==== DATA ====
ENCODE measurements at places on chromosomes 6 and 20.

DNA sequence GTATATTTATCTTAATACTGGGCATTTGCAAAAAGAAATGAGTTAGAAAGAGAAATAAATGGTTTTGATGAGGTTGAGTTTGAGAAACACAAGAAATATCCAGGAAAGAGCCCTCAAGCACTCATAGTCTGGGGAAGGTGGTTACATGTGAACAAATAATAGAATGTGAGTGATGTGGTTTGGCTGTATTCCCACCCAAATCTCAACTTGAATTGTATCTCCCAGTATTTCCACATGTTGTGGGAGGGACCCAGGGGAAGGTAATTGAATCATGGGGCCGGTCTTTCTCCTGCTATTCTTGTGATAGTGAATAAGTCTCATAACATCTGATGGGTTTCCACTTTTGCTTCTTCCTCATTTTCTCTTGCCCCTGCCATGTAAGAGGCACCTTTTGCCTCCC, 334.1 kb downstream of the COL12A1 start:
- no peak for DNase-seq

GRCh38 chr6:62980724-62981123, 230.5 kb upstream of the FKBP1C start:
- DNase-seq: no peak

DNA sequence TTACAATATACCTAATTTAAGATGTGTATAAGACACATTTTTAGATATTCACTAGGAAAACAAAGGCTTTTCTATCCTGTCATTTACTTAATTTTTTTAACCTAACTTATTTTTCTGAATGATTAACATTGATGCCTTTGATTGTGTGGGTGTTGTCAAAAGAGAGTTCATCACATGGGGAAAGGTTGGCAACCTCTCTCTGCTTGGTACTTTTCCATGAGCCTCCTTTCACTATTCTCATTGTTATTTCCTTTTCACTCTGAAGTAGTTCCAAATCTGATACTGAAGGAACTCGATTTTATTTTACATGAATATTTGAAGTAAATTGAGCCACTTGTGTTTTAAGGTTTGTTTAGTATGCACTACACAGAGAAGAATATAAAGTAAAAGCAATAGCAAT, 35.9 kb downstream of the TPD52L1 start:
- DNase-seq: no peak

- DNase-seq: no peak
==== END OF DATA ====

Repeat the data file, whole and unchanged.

ENCODE measurements at places on chromosomes 6 and 20.

DNA sequence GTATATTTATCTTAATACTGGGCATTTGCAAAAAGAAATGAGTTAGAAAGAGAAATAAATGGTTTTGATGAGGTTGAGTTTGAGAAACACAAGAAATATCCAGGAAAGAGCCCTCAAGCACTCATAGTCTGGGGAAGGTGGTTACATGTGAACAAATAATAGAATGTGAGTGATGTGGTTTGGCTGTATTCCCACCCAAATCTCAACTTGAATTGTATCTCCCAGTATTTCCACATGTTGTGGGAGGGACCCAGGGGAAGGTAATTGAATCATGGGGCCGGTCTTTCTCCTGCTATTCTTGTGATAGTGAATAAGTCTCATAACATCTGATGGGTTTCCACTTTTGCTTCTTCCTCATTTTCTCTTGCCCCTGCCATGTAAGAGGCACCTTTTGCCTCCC, 334.1 kb downstream of the COL12A1 start:
- no peak for DNase-seq

GRCh38 chr6:62980724-62981123, 230.5 kb upstream of the FKBP1C start:
- DNase-seq: no peak

DNA sequence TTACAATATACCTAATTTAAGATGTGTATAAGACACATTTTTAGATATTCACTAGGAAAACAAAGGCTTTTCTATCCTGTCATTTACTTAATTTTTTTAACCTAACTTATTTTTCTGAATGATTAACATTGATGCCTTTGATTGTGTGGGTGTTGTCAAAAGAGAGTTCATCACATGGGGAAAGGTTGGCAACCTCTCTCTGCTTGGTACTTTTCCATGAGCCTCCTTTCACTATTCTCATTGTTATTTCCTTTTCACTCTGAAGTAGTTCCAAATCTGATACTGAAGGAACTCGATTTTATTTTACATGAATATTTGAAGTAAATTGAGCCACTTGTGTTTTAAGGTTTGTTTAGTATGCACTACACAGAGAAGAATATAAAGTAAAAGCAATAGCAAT, 35.9 kb downstream of the TPD52L1 start:
- DNase-seq: no peak

- DNase-seq: no peak